Orioles have reached out to Yovani Gallardo

Yovani Gallardo
AP Photo/Tony Gutierrez

From Jon Heyman of CBS Sports comes word that the Orioles “like” free agent starter Yovani Gallardo and “have reached out to him” to gauge his interest in coming to Baltimore and what that might cost.

Gallardo rejected a one-year, $15.8 million qualifying offer from the Rangers earlier this month and so his free agency is tied to draft pick compensation, but that shouldn’t hurt his bottom line all that much.

The 29-year-old right-hander posted a solid 3.42 ERA in 184 1/3 innings (33 starts) this past season for Texas and he pitched well in his one ALDS start.

Heyman reported a few weeks ago that the Diamondbacks are interested, and the Cubs, Blue Jays, and Dodgers were tied to him just ahead of the July 31 trade deadline.

Cubs, Cardinals, Giants, Dodgers, and Red Sox all showing serious interest in David Price

AP Photo/Tim Donnelly

David Price has expressed a desire to return to Toronto, where he finished out the 2015 season, but FOX Sports’ Ken Rosenthal writes Wednesday that the Blue Jays “are not expected to be a major factor in his free agency.”

The teams that should be considered serious suitors, per Rosenthal, are the Cubs, Cardinals, Giants, Dodgers, and Red Sox — all deep-pocketed teams looking to contend in 2016. Money is apparently the issue for the Blue Jays, who are currently owned by Rogers Communications.

Price registered an outstanding 2.45 ERA, 1.076 WHIP, and 225/47 K/BB ratio in 220 1/3 innings (32 starts) this past season between the Tigers and Jays, finishing second in the American League Cy Young Award race behind Dallas Keuchel of the Astros.

The 30-year-old left-hander is probably looking for a six- or seven-year contract worth more than $25 million per season. He is represented by agent Bo McKinnis.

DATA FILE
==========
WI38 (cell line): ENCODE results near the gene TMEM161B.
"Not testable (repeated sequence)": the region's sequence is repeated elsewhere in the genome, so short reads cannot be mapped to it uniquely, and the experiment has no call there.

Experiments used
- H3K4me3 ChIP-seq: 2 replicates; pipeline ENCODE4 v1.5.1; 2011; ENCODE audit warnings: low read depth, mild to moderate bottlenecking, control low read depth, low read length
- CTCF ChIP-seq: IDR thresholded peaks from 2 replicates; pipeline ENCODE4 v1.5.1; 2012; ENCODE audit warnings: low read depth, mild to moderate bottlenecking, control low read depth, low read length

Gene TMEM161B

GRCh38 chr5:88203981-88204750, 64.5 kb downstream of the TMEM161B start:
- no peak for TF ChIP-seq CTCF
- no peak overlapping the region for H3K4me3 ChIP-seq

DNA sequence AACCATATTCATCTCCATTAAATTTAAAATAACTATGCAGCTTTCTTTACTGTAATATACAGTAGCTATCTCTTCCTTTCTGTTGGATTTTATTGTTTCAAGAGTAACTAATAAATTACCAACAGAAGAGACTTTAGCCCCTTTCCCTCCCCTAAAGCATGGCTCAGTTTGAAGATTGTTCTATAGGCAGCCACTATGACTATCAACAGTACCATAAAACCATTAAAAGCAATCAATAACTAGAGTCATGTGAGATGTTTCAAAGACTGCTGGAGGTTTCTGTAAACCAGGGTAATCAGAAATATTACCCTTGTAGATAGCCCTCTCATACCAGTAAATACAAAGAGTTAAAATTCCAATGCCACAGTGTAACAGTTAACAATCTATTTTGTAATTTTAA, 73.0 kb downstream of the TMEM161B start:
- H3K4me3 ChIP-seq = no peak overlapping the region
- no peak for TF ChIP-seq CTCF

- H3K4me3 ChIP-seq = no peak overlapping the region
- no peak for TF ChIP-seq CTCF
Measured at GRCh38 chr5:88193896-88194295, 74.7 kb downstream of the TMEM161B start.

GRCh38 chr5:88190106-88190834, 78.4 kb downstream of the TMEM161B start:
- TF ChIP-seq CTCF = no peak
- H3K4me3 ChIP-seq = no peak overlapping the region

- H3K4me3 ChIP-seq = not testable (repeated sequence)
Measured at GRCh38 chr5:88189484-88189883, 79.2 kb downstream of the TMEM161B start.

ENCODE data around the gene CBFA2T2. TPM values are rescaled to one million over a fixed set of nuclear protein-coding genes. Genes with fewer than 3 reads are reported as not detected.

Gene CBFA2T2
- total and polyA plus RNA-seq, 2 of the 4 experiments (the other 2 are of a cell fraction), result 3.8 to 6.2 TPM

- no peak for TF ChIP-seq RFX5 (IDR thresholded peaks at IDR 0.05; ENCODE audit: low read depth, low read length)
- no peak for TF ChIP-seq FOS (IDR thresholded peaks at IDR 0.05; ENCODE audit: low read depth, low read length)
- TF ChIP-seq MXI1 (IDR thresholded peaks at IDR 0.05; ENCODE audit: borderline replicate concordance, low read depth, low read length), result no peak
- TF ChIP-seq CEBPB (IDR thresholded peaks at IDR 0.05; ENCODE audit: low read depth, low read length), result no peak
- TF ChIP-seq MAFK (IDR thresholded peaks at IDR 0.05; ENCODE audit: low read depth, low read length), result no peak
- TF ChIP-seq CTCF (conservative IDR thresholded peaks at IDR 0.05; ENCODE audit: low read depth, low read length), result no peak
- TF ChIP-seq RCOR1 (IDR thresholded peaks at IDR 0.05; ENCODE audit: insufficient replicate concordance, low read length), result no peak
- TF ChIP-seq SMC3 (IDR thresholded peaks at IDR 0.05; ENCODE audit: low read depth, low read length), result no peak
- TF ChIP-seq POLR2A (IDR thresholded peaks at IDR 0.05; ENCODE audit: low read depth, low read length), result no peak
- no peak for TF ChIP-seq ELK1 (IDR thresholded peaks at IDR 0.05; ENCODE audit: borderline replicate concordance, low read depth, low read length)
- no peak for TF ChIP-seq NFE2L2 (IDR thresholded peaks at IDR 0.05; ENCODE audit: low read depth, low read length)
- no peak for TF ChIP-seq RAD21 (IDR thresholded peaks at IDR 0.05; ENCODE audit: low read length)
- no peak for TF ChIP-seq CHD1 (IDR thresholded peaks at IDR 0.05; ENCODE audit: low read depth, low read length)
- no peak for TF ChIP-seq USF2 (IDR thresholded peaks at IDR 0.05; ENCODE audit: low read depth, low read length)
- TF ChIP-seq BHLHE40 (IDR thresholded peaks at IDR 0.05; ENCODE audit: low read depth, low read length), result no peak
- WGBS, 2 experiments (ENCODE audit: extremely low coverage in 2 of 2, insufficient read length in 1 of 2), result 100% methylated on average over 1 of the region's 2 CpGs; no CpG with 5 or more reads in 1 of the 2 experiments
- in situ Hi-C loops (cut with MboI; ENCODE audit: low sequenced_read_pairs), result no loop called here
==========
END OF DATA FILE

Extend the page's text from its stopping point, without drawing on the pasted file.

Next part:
Marlins have begun extension talks with Dee Gordon

Dee Gordon
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Barry Jackson of the Miami Herald wrote three weeks ago that the Marlins were probably going to explore an extension this winter with second baseman Dee Gordon. And it sounds like those talks are underway.

Via beat writer Joe Frisaro of

As a guest on MLB Network’s “Hot Stove” show Wednesday morning, Gordon confirmed his camp has been in talks with the Marlins regarding a multiyear deal. A source told that the discussions are preliminary and have just recently started.

“My agent is doing the talking,” Gordon said on the show. “They’re just keeping me in the loop. I think it’s going pretty well right now. We’ll see how that goes. I’m just playing the waiting game. We’re going to do the right thing.”

The 27-year-old carries three more seasons of salary arbitration, so there’s no real rush to get something done before next spring. Gordon carries quite a bit of leverage after posting a career-best .333/.359/.418 slash line in 145 games this past season for the Fish. He led all major leaguers in hits (205) and stolen bases (58).